A radical new method of converting logs into sawn timber could revolutionise the timber industry.  The new radial sawing method, developed by inventor Andrew Knorr, is claimed to recover up to an amazing eighty percent of small diameter plantation eucalypt logs.

Traditional hardwood sawing methods using circular saws and band re-saws recover between thirty and fifty percent of fifty year old regrowth eucalypts. With young plantation trees, this figure can be significantly less. Square slabs are cut from the log, resulting in some waste from the centre of the log (the pith) and the outer sapwood. The new technique of radial sawing claims a greater recovery from young, small diameter plantation eucalypts. Small hardwoods are renowned for their natural growth stresses. These can be seen in the end splitting of the logs. Radial sawing releases these stresses evenly into each wedge. The wedges are extremely stable and shrink evenly. Its supporters believe it will move the industry away from the reliance on native forests.

To cut a log radially; the log is mounted between two centres, much like a lathe. The saw is then moved along the length of the log, cutting to within twenty five millimetres of the centre. The log is repeatedly turned in the centres and re-sawn to produce wedges. These wedges are later re-sawn to produce perfect quarter-sawn boards. Sections of up to two hundred and fifty millimetres wide are possible, from logs of up to seven hundred millimetres in diameter. Our picture shows one of the very earliest uses of the technology, demonstrating the stability of the wood.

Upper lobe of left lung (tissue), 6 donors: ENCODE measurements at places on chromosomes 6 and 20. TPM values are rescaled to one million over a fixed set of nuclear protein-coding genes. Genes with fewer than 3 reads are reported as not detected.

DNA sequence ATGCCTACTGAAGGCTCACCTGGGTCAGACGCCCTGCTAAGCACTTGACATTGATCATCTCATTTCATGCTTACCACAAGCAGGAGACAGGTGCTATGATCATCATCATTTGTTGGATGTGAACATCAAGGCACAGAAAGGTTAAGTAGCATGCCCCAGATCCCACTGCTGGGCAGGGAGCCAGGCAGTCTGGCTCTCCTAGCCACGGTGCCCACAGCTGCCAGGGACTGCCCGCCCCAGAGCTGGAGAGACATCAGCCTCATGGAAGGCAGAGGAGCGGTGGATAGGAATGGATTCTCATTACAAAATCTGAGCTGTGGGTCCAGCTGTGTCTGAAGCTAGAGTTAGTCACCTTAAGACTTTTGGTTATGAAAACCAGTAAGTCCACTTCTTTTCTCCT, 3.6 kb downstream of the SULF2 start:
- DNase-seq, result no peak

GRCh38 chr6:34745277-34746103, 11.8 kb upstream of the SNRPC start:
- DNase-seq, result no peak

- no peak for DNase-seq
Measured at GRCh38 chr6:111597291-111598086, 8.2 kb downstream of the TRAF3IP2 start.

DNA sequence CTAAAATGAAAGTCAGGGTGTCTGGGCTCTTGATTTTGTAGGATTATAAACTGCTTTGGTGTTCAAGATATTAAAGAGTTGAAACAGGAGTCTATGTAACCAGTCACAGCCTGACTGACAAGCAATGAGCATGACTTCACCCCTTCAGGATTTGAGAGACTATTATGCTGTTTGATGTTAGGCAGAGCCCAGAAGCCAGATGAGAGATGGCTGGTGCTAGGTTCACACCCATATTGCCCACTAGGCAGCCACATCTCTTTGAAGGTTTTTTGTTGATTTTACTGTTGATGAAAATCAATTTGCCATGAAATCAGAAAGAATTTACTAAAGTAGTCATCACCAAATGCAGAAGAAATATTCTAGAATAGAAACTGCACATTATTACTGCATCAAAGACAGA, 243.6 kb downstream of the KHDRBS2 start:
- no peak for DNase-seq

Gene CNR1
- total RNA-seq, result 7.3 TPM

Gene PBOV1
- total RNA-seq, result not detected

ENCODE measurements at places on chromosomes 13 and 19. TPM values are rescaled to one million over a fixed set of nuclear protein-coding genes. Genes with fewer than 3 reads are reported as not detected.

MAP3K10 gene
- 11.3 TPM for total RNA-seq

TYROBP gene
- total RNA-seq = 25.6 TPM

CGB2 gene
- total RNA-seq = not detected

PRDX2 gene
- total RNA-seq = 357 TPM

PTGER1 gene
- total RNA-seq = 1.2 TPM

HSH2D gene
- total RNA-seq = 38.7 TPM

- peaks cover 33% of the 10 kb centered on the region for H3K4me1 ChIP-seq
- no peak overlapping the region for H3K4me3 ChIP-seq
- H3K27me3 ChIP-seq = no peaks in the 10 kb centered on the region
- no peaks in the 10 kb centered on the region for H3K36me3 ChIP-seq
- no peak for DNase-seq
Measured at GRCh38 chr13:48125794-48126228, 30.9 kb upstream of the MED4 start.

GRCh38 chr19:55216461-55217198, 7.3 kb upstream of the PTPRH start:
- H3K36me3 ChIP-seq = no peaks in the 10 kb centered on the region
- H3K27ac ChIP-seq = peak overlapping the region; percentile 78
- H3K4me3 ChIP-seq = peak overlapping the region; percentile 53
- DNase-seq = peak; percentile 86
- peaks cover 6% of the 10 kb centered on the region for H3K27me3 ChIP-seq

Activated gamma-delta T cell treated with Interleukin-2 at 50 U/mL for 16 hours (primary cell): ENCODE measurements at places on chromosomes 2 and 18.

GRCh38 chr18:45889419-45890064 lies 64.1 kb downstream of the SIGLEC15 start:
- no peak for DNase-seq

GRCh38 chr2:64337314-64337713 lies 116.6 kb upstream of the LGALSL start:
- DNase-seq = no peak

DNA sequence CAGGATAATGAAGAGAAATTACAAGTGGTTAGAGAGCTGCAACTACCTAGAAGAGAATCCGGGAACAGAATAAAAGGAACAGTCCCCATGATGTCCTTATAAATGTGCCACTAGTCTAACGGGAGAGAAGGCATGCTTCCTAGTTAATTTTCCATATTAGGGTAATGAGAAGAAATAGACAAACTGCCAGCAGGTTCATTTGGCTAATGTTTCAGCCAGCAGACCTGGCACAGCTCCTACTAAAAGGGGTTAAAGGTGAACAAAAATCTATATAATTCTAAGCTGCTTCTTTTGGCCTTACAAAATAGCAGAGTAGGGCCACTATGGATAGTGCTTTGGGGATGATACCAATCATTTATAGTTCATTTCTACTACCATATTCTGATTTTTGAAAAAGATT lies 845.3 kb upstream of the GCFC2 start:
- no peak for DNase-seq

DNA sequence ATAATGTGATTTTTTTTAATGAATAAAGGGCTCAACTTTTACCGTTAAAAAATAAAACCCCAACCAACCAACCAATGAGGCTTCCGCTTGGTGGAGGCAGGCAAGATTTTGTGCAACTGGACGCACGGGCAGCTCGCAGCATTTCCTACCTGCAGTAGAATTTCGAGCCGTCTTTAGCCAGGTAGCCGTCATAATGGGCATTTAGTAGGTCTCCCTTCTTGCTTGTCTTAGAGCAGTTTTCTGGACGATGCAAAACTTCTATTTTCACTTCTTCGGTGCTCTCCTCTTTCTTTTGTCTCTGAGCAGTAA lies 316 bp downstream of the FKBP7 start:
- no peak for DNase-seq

A new $6 million sawmill at Yarram in Victoria’s east is the culmination of three decades of invention and careful development. It takes the radical idea of radial sawing from a concept to a commercial reality. “I’ve always said that once our demand exceeds our supply; that really proves the technology can work and the product can be accepted in the marketplace” says Mr Chris McEvoy, former CSIRO wood scientist and now a joint owner of the company called Radial Timber. “Architects have taken our product and taken it to a whole new level,” Mr McEvoy said. “They’ve actually given us even more confidence in our product in what it can do and use it in some amazing designs.”

The company was in a trial venture with Heartwood Plantations to evaluate the best species to supply the mill in years to come. The trial plantations on sites near the mill were looking so promising that they are on track to yield useful sawlogs by the time they reach 25 years of age. That is about half the time it takes to grow a sawlog in a native forest. For the small town of Yarram, the new mill means 15 direct jobs in a region where employment can be hard to find.